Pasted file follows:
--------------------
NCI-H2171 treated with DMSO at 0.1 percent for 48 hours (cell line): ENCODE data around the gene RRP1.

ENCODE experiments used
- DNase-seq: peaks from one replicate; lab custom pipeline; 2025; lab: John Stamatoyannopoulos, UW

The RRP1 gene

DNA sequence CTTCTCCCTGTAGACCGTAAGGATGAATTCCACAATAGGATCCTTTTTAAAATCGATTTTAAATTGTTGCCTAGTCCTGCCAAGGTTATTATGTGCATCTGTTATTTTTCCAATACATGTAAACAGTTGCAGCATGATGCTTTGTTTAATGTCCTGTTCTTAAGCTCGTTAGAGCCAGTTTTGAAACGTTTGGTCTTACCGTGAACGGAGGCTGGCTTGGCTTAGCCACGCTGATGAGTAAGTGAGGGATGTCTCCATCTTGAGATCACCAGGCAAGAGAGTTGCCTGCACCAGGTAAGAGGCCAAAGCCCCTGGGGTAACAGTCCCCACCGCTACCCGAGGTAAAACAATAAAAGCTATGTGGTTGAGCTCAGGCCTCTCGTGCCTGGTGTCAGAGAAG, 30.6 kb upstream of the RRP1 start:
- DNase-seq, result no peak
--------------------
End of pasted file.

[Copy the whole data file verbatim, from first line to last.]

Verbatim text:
NCI-H2171 treated with DMSO at 0.1 percent for 48 hours (cell line): ENCODE data around the gene RRP1.

ENCODE experiments used
- DNase-seq: peaks from one replicate; lab custom pipeline; 2025; lab: John Stamatoyannopoulos, UW

The RRP1 gene

DNA sequence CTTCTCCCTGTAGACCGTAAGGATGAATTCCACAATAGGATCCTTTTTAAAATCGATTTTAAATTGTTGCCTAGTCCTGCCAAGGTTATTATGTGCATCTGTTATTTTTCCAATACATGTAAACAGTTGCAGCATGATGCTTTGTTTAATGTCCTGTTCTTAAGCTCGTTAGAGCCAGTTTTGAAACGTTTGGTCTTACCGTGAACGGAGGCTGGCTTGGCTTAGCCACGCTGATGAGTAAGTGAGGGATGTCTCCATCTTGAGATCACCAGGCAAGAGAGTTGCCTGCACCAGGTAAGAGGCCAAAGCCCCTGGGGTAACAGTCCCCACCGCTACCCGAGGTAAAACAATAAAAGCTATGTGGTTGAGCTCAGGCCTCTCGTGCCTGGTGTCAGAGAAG, 30.6 kb upstream of the RRP1 start:
- DNase-seq, result no peak